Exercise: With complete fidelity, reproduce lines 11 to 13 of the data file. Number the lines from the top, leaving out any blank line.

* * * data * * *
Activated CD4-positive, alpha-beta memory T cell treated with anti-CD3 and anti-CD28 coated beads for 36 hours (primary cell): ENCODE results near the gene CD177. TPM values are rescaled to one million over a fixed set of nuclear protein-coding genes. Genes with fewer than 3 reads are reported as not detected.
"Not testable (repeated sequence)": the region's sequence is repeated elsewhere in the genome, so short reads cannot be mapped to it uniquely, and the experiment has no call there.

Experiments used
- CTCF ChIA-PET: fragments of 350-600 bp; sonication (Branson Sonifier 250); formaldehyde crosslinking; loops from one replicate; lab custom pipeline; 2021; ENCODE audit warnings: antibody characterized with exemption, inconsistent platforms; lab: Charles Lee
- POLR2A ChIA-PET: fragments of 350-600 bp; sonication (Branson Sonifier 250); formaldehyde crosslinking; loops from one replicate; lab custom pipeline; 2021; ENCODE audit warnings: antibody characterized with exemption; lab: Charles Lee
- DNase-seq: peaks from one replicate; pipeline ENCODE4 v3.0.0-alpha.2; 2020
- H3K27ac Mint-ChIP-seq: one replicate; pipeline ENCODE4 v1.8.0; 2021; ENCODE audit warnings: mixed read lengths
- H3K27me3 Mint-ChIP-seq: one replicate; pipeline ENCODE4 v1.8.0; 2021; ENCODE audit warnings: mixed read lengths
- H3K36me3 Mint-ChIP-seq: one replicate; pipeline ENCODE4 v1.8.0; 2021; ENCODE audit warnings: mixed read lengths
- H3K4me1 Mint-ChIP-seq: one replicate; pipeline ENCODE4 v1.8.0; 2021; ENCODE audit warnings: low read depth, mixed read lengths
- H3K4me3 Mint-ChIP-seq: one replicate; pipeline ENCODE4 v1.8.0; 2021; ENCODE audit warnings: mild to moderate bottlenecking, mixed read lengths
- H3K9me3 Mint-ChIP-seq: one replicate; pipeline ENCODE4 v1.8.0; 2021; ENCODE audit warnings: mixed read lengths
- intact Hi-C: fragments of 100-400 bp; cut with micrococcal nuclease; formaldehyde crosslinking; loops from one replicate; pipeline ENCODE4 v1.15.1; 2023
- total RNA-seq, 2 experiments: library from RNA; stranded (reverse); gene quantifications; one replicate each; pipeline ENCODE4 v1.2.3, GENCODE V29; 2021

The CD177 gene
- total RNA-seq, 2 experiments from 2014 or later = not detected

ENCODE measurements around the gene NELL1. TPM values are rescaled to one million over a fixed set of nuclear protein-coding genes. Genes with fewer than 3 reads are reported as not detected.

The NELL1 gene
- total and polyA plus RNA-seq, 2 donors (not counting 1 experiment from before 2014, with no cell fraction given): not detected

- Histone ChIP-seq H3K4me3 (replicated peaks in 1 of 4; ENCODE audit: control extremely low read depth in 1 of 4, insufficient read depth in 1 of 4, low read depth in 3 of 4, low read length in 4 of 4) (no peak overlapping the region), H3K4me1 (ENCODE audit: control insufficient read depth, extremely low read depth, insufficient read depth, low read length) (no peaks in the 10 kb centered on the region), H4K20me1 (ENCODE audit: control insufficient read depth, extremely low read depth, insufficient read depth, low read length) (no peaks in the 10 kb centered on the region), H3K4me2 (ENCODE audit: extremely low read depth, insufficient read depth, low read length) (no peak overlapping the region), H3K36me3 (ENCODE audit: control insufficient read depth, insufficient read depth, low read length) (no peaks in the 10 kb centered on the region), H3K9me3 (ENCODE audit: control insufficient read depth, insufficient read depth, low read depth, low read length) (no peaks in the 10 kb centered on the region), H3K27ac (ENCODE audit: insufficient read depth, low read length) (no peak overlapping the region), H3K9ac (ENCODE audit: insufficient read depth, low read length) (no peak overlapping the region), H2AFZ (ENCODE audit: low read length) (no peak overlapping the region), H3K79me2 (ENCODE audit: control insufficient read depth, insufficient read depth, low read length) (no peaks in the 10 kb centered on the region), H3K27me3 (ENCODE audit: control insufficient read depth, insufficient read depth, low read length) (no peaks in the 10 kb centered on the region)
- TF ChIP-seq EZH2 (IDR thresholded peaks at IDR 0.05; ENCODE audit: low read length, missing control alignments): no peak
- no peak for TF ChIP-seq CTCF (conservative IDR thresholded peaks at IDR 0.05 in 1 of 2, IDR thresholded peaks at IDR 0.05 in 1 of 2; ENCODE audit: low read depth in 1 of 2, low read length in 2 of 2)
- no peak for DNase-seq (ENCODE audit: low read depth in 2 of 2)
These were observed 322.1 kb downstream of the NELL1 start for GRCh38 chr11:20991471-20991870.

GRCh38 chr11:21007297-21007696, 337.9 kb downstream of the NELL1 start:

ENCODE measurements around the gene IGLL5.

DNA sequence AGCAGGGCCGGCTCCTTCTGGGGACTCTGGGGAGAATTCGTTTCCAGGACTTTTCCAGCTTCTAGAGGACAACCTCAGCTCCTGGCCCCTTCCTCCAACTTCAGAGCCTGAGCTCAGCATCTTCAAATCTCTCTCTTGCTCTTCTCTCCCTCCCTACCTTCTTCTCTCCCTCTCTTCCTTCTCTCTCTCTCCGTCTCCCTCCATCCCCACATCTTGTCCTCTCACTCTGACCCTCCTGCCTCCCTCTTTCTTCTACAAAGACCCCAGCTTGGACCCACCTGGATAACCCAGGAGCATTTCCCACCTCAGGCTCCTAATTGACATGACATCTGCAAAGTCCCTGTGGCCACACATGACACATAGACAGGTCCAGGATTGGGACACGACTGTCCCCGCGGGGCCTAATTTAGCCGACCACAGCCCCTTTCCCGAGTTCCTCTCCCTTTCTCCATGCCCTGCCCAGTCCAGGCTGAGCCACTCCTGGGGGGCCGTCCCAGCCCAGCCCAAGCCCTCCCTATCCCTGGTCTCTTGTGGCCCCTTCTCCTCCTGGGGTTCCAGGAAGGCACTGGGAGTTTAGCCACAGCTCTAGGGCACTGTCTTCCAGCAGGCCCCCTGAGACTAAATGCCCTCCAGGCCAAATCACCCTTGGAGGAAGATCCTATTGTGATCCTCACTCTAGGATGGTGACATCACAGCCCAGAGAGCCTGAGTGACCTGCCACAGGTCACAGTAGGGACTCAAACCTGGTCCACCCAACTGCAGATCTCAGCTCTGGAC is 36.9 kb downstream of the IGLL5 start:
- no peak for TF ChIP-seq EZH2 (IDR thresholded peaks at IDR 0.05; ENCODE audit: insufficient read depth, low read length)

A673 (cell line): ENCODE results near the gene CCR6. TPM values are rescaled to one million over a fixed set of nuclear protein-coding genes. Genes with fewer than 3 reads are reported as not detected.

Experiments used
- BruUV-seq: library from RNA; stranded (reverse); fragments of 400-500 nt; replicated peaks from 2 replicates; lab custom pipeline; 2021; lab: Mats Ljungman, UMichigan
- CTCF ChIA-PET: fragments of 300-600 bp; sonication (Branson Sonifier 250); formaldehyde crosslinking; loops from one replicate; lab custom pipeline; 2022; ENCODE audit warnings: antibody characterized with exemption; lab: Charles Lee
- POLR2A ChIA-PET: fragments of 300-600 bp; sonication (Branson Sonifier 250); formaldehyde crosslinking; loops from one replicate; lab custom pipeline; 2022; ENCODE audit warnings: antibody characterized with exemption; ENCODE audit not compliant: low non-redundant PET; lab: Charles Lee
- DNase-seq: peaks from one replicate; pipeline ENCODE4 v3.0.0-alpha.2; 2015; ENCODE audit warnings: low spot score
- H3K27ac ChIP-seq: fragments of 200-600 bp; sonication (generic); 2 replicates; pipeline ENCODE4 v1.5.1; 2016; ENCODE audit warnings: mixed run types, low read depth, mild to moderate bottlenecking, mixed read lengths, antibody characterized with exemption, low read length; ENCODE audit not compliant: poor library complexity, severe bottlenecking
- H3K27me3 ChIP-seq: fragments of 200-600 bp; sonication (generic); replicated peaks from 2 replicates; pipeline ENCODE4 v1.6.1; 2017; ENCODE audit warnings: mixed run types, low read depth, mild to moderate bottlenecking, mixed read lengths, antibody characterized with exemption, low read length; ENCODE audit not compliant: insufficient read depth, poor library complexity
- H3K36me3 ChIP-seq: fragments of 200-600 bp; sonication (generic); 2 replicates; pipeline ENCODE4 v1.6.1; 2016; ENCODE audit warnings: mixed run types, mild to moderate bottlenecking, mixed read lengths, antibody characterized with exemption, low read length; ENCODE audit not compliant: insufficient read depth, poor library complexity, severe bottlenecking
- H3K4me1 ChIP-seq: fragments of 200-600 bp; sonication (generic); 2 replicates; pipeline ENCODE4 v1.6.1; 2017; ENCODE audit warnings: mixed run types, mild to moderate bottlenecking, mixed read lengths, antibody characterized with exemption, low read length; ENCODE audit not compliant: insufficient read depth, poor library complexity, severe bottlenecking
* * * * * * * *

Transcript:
- H3K4me3 Mint-ChIP-seq: one replicate; pipeline ENCODE4 v1.8.0; 2021; ENCODE audit warnings: mild to moderate bottlenecking, mixed read lengths
- H3K9me3 Mint-ChIP-seq: one replicate; pipeline ENCODE4 v1.8.0; 2021; ENCODE audit warnings: mixed read lengths
- intact Hi-C: fragments of 100-400 bp; cut with micrococcal nuclease; formaldehyde crosslinking; loops from one replicate; pipeline ENCODE4 v1.15.1; 2023